We need to put the content warning for this podcast.
I used to slaughter my own chicken, but I was a little bit more humane than that. Chickens were shot into the back of their head with an air rifle, so they didn’t know what was happening. But they were outside when I did that, cause there would be blood flying around a bit. But…
Wow, Michael, you’re surprising us.
That was okay, that was okay, you just hold them down by the leg, and they’re not gonna move a lot. Blood is not gonna splash everywhere.
But, at home, in the center of the city. Wait, so do many people farm in Nigeria?
Yeah, that’s what I’m saying, like, if a lot of people keep some birds, yeah, basically, you know, chickens. Not a lot, because we do have some store somewhere in the house, and you can just keep them. Like he said, chickens are very easy to keep, you know.
Yeah. So, yeah, so we do have that basically, that’s what people do in the city. Then of course in the villages or whatever, or in the suburbs, some people do keep more- they have a place for them, they keep some goats or whatever.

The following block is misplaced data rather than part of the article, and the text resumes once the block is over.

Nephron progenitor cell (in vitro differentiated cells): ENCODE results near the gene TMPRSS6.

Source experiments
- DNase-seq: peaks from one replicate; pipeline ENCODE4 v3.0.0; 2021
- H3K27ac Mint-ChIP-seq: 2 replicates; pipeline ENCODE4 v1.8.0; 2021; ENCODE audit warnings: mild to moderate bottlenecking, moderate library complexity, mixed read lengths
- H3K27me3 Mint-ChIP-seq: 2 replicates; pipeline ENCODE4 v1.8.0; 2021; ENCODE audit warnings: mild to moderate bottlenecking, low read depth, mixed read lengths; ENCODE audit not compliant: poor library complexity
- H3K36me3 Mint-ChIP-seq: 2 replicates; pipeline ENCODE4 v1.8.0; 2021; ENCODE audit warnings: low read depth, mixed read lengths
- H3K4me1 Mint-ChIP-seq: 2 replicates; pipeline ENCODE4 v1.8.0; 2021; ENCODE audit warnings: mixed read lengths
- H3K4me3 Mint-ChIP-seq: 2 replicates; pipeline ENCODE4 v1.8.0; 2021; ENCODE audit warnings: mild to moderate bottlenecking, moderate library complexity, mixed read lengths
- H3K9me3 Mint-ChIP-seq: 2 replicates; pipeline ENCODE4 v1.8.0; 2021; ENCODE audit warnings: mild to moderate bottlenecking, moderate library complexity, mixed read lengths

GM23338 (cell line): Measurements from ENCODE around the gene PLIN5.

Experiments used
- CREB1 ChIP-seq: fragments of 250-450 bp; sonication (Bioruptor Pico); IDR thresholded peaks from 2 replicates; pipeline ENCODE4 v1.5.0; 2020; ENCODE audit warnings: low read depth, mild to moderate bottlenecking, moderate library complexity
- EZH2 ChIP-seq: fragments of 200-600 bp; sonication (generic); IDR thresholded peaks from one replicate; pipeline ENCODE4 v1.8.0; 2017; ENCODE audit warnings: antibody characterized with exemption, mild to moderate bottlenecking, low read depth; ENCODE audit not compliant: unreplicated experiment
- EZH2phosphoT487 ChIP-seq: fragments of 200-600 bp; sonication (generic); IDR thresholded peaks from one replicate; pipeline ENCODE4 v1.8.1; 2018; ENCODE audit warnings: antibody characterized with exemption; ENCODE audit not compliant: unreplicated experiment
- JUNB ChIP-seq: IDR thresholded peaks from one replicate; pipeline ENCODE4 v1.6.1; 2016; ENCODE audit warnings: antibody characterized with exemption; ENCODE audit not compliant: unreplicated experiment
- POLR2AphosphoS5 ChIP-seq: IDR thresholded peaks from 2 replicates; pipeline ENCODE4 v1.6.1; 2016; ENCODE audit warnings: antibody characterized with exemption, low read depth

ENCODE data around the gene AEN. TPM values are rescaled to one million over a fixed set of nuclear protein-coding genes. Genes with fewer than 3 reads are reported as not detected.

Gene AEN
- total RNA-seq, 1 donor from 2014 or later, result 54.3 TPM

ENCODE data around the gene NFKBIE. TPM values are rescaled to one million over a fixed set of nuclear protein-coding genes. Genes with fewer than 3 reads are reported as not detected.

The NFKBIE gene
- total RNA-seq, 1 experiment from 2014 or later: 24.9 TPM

But, basically, in the city people don’t farm at all. Yeah. But grow things – food to eat, veggies, no no no.
You can farm in the city. A little bit, get a window box.
Well, I tried growing tomatoes this year in my window box in Siberia.
Yeah, I remember there was an episode of the podcast about that. Growing vegetables on your balcony.
I think it boils down to interest. Nigerians are not interested in that. I mean, one thing about the Nigerians – you just sit right in front of your house, and you see people hawking these vegetables around.
You know, yeah, they’re just going around, they’re fresh, they’re brand new. So why would you? So people have no interest in that. People just pick them up any time, fruits, veggies, you know. They’re hawking them around, they’re very cheap.
What kind of problems can you have if you’re farming? I mean, cause you mentioned, John mentioned foxes. So is that a common problem in, let’s say, in Britain when you farm?
Foxes, yeah – if you have chickens, you’ve got a problem with foxes.